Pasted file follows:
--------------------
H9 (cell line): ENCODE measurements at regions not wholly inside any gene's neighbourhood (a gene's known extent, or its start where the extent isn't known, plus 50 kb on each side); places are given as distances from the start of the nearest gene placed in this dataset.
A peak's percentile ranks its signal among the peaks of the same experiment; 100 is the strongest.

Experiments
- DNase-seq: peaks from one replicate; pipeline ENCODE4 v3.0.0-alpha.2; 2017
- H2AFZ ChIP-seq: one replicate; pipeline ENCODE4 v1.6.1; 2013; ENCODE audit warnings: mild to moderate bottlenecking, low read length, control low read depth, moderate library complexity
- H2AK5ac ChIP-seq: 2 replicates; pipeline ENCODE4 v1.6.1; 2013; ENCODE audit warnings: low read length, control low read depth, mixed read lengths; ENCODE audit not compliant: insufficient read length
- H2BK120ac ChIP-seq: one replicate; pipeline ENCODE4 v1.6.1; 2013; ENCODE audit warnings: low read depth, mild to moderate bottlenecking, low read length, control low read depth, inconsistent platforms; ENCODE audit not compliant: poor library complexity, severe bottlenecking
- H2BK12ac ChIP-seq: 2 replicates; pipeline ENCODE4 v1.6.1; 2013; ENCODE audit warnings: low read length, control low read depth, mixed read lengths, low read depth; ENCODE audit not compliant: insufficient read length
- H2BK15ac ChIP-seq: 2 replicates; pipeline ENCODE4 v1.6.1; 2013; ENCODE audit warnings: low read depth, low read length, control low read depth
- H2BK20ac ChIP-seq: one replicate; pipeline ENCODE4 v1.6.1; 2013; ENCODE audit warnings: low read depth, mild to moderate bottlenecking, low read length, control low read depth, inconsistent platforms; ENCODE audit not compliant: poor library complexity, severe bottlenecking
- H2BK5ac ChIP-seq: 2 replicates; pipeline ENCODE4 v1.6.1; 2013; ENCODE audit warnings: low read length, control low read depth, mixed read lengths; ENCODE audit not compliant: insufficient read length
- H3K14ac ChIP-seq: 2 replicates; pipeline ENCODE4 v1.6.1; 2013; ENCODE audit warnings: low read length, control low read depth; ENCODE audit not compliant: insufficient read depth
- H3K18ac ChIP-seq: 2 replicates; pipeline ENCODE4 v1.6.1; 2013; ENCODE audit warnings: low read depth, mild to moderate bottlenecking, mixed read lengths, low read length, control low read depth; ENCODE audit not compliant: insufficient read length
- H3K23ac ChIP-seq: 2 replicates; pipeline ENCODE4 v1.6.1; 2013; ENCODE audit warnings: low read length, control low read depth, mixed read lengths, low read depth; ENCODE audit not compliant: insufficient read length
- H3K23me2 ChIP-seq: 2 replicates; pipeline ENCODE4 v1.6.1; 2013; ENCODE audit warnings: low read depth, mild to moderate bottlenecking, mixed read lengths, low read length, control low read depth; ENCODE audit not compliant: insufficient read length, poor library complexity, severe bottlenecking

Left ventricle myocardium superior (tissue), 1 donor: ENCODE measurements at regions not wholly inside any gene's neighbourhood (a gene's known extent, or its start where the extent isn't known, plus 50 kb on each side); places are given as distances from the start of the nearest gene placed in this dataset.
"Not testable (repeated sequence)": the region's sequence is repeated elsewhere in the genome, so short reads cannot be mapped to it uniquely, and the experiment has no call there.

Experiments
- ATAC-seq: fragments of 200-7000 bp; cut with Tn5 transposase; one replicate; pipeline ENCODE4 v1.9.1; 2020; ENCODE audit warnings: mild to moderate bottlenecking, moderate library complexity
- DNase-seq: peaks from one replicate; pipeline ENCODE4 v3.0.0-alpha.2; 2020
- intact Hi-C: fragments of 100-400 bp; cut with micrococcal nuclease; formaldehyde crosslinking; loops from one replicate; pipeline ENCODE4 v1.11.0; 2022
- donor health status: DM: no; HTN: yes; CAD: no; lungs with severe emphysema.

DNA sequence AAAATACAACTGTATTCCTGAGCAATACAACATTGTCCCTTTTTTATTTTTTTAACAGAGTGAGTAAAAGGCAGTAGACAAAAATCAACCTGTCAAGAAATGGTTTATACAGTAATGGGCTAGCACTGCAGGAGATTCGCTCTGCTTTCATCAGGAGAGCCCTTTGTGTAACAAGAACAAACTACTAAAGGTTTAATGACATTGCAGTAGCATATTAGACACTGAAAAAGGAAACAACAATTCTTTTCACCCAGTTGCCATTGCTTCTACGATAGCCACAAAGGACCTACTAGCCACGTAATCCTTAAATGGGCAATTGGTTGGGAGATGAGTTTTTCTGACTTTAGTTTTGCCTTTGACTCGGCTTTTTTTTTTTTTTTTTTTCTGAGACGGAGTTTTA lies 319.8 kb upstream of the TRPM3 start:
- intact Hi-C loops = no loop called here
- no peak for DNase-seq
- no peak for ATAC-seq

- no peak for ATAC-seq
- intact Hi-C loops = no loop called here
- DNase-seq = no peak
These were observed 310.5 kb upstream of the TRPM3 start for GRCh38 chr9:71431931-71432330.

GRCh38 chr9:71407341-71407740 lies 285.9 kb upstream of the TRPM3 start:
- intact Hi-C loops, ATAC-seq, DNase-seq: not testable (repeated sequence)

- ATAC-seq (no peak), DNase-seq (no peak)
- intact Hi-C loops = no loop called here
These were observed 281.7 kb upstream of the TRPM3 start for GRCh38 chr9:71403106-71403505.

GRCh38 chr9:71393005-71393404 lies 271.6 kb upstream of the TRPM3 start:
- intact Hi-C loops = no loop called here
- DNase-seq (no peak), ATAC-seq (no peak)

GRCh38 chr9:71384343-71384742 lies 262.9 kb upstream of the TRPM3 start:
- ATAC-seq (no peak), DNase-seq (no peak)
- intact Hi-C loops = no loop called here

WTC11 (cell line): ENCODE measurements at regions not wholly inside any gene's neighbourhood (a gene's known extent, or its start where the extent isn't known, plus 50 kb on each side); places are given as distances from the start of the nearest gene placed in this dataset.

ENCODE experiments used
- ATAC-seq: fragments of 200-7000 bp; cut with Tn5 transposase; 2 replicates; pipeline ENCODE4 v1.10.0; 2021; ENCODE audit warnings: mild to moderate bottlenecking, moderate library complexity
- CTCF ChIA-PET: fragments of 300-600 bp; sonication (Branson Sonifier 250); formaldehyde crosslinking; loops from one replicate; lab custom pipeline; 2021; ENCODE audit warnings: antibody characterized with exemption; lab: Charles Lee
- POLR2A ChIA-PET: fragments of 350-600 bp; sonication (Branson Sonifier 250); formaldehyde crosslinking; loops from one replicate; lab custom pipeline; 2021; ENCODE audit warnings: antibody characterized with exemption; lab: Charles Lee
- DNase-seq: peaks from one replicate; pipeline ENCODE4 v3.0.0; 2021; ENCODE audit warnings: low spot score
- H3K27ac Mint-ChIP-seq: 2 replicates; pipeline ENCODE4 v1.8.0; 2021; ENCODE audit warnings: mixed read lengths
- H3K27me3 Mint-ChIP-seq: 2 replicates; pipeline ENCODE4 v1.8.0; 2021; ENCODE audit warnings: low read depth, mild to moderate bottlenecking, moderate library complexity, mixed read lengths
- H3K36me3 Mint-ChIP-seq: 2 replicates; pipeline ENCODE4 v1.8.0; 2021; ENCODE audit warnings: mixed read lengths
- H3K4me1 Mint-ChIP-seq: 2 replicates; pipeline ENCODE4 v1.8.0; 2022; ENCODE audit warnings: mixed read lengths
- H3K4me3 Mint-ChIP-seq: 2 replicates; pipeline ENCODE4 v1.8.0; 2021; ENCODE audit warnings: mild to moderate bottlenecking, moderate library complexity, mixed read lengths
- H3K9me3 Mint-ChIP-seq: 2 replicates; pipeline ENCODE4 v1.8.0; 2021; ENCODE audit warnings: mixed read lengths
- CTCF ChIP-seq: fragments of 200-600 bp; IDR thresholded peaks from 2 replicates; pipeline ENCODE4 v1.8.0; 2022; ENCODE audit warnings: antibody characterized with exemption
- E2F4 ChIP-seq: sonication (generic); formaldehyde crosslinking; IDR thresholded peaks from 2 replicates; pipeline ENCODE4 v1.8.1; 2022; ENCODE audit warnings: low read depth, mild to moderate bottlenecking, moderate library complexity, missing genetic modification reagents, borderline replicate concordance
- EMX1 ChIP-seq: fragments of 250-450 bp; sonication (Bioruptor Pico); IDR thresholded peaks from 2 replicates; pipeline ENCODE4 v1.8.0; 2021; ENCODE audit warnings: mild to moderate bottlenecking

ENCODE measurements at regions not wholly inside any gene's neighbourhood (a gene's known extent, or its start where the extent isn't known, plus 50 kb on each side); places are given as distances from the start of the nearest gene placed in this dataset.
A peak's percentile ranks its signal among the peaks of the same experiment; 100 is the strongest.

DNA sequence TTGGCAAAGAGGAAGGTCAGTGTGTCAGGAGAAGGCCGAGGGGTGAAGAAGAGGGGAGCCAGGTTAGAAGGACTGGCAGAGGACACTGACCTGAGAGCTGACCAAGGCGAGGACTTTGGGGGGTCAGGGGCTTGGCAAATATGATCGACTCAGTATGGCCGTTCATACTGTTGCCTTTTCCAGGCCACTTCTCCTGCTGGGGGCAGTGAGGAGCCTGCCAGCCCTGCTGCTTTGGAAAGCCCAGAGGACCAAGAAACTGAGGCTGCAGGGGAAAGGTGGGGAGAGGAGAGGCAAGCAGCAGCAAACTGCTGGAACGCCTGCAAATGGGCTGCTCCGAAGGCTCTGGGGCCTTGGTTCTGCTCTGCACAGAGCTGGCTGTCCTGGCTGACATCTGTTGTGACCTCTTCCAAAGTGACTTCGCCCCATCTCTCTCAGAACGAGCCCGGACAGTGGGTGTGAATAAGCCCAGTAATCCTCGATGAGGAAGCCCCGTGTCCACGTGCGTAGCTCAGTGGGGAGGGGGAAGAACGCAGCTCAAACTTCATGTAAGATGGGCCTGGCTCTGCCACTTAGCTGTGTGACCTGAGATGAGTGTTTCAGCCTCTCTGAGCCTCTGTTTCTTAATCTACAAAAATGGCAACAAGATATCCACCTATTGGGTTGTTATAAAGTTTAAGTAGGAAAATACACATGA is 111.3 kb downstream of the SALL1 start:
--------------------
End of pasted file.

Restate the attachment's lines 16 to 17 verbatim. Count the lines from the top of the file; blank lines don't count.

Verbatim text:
Left ventricle myocardium superior (tissue), 1 donor: ENCODE measurements at regions not wholly inside any gene's neighbourhood (a gene's known extent, or its start where the extent isn't known, plus 50 kb on each side); places are given as distances from the start of the nearest gene placed in this dataset.
"Not testable (repeated sequence)": the region's sequence is repeated elsewhere in the genome, so short reads cannot be mapped to it uniquely, and the experiment has no call there.